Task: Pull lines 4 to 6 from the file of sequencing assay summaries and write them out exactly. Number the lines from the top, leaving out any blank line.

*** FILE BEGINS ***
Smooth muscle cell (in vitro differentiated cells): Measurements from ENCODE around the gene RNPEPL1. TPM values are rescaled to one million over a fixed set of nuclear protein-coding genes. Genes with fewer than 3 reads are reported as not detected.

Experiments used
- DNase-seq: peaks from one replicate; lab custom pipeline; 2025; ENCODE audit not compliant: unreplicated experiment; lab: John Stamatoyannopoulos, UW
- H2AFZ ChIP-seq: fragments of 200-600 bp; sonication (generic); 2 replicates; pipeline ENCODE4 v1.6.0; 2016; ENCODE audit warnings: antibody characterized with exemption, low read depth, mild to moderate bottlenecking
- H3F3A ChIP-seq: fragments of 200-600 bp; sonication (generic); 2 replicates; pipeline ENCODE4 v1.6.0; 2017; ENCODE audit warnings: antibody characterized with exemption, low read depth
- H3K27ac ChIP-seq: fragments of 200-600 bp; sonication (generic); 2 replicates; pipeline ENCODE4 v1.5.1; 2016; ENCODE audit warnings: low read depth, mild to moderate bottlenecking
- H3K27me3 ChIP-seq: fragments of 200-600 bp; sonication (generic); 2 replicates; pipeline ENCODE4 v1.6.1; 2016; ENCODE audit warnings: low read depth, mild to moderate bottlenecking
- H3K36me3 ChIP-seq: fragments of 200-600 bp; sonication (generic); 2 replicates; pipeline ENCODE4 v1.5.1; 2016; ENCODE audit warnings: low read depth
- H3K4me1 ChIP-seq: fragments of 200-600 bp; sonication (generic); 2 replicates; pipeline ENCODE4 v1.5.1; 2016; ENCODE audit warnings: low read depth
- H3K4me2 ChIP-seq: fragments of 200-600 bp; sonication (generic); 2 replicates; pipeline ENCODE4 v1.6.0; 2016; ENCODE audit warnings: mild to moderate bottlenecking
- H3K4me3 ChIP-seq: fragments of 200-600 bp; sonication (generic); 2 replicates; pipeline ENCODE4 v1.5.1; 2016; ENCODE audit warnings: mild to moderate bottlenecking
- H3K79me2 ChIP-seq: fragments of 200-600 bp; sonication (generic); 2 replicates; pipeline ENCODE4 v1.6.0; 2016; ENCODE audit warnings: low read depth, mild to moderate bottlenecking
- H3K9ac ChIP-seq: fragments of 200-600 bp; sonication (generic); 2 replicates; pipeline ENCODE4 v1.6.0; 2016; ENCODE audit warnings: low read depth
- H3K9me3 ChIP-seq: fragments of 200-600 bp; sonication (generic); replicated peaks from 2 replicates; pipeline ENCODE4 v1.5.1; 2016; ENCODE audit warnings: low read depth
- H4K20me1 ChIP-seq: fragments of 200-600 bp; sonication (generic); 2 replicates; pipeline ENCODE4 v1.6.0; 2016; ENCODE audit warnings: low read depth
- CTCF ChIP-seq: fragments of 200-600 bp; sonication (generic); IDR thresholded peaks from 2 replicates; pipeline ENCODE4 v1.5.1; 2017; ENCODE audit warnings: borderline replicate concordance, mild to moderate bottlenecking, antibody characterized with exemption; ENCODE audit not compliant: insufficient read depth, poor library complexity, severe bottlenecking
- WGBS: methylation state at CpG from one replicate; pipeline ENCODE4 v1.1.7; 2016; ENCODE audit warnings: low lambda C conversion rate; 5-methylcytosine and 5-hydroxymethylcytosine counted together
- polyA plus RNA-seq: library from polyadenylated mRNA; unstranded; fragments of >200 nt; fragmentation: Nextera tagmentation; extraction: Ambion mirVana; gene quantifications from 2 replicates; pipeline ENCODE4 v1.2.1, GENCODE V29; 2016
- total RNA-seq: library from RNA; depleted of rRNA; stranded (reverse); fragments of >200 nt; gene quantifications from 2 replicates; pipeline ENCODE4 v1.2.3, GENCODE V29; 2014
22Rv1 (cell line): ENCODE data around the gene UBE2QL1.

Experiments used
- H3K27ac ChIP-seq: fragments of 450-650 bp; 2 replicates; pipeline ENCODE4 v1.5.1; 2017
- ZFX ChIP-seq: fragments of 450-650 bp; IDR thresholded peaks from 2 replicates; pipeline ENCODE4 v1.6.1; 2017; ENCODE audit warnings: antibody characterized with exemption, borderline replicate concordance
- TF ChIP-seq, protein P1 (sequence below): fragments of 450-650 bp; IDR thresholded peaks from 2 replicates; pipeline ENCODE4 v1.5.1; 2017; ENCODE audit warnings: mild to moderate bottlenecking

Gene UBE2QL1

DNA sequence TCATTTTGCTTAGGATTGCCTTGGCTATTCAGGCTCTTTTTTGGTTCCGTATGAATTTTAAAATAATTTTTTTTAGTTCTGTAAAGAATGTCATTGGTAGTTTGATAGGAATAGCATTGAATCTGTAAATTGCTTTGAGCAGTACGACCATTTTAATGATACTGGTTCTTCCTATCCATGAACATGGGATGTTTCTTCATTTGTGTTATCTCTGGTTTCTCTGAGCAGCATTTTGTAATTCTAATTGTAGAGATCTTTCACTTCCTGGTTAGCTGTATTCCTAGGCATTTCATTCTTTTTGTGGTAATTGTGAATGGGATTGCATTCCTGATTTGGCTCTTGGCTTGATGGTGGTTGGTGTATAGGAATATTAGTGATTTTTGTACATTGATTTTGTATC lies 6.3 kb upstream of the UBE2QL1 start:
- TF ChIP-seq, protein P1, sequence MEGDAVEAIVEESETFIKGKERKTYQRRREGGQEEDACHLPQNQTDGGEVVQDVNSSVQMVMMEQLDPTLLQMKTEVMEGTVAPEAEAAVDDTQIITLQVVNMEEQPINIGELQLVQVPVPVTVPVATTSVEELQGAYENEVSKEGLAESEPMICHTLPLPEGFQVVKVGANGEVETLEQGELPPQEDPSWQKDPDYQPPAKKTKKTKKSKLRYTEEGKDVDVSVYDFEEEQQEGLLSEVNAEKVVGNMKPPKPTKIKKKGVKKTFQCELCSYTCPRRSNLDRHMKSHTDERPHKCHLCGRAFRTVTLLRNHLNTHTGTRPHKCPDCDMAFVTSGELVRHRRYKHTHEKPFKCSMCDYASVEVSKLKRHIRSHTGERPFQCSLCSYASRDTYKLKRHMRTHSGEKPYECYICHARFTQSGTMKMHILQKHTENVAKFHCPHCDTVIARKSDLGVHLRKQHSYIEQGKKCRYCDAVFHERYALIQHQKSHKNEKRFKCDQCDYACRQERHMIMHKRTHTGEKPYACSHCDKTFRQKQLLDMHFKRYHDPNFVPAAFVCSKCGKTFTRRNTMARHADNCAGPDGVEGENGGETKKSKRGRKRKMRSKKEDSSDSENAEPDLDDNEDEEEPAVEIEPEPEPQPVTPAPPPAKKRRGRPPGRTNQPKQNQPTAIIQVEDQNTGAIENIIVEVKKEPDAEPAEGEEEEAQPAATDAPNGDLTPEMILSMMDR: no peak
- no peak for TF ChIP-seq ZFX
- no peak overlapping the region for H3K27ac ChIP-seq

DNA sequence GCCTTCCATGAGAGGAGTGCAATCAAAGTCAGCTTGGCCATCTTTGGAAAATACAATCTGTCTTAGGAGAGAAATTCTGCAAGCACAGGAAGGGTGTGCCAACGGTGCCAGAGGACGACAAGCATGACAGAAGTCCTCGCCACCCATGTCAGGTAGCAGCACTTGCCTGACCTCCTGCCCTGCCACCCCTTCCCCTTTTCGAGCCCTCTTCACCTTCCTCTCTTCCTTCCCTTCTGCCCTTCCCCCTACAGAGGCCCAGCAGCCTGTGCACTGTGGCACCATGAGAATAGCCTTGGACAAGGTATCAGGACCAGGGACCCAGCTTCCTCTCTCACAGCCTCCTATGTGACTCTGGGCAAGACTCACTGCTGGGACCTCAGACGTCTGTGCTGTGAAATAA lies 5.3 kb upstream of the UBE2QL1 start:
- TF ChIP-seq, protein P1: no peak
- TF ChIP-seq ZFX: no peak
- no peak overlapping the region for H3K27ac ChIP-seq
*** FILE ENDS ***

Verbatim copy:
- H2AFZ ChIP-seq: fragments of 200-600 bp; sonication (generic); 2 replicates; pipeline ENCODE4 v1.6.0; 2016; ENCODE audit warnings: antibody characterized with exemption, low read depth, mild to moderate bottlenecking
- H3F3A ChIP-seq: fragments of 200-600 bp; sonication (generic); 2 replicates; pipeline ENCODE4 v1.6.0; 2017; ENCODE audit warnings: antibody characterized with exemption, low read depth
- H3K27ac ChIP-seq: fragments of 200-600 bp; sonication (generic); 2 replicates; pipeline ENCODE4 v1.5.1; 2016; ENCODE audit warnings: low read depth, mild to moderate bottlenecking